Not so transparent: measuring corruption
Cartoon courtesy of University of Colorado
Transparency International (TI) just released their 2010 Corruption Perceptions Index. For those of you unfamiliar with CPI, its an attempt to measure and rank corruption in each country based on “expert opinions” from 10 “independent sources”. I think you can see where we’re going with this.
First, let’s see what TI says corruption is.
Transparency International (TI) defines corruption as the abuse of entrusted power for private gain. This definition encompasses corrupt practices in both the public and private sectors.”
This definition, sufficiently broad gives TI the flexibility it needs to examine something as abstract as corruption. However, such a broad view should include a broad, diverse group of sources. But that isn’t the case with TI. TI’s sources are all pretty much on the same side of the political spectrum. Lets see if you can find the similarities:
1) Bertelsman Foundation
2) Freedom House
3) African Development Bank
4) Asian Development Bank
5) World Bank CPIA
6) Economist Intelligence Unit
7) Global Insight
8) IMD International- Switzerland
9) Political and Economic Risk Consultancy
10) World Economic Forum
Oh wait, looks like they forgot to include ANY nationally-based sources for data. But maybe these guys are the only ones with sufficient data? Well, not entirely….since a half of these sources gather all of their data by surveying (mostly expatriate) businessmen (IMD, WEF, PERC, IMD and GI).So the ‘perception’ of corruption would appear to be the perception of the ease of doing business.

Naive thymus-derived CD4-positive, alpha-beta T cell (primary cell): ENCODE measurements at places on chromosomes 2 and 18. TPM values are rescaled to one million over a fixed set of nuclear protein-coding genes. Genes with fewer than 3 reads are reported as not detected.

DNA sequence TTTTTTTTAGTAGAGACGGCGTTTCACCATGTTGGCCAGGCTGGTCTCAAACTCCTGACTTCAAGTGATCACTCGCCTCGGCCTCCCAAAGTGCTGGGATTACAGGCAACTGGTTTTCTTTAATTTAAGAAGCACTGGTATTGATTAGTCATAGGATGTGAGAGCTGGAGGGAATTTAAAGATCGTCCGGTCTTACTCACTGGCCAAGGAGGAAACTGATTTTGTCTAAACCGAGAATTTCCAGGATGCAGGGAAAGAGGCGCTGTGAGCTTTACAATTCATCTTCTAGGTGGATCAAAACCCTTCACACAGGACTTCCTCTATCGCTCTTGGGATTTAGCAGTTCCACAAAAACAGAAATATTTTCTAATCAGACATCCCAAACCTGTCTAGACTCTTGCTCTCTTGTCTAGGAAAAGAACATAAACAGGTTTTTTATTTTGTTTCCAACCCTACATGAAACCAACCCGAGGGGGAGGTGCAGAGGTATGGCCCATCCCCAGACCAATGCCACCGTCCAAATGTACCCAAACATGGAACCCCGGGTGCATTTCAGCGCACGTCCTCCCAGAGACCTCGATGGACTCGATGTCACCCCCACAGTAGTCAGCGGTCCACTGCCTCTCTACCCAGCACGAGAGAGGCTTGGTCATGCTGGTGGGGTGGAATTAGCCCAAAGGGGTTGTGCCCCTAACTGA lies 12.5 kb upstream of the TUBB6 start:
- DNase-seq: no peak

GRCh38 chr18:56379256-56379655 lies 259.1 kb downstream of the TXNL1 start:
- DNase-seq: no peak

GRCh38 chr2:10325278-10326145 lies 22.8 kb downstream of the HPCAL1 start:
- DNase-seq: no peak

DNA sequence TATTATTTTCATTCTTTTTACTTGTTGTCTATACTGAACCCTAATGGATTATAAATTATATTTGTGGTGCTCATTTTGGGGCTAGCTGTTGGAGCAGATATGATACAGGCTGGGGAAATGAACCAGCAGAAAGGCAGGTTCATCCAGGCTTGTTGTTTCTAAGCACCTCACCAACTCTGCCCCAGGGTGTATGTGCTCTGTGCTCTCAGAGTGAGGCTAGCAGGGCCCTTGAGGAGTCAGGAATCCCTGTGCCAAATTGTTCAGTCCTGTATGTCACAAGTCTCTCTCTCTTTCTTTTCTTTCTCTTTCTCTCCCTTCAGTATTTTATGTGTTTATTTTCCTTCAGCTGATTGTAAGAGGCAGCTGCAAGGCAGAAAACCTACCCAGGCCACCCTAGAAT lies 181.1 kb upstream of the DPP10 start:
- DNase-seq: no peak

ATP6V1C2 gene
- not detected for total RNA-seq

Other sources that don’t just survey expats still focus on business data for their perception of corruption. Freedom House (already of dubious neutrality), considers an “excessive state presence” in economic affairs as a proxy for corruption. Likewise, the World Bank CPIA and EIU conception of corruption still focuses entirely on the role of state in business. Bertelsman Foundation has likewise come under some criticism for compromising its declared neutrality through neoliberal advocacy (article is in German). This might explain why CPI ranks Singapore as less corrupt than Sweden. Or how South Africa ranks higher than Rwanda, which has nearly draconian anti-corruption laws.
The end result is that TI’s CPI ends up looking a lot like Heritage Foundation’s Index of Economic Freedom, something which few development practitioners or academics take seriously. Can business leaders provide insight into the workings of a state’s commercial, industrial or tax policy? Absolutely. But, given that corruption is also a private-sector phenomenon, should business leaders be given the sole power to judge the integrity of a state? Hell no.
In terms of the actual methodology, TI has been courteous enough to explain that their indicators shouldn’t be used to measure trends, since the sources used for each country change every year. As a result, you get a snap-shot, not a big-picture analysis. Even the World Bank, one of CPI’s sources has lambasted the aggregation of dubiously compatible indicators:
“There is a strong desire to quantify the entire concept of corruption into a single index, so that it may be compared across countries and over time. Unfortunately,corruption is such a complex phenomenon that attempts to compress it into a single number lead to results that are imprecise (at best) and misleading (at worst). This is not to say that corruption should not be studied. On the contrary, there is a great need for good measures of governance and corruption.
Organizations such as Transparency International say that corruption indices likethe CPI are a “wake-up call to political leaders and to the public at large to confront theabundant corruption that pervades so many countries.”33 The truth is that governmentsand citizens are fully aware of the corruption which pervades their country. The problem is that the people are powerless to stop corruption.”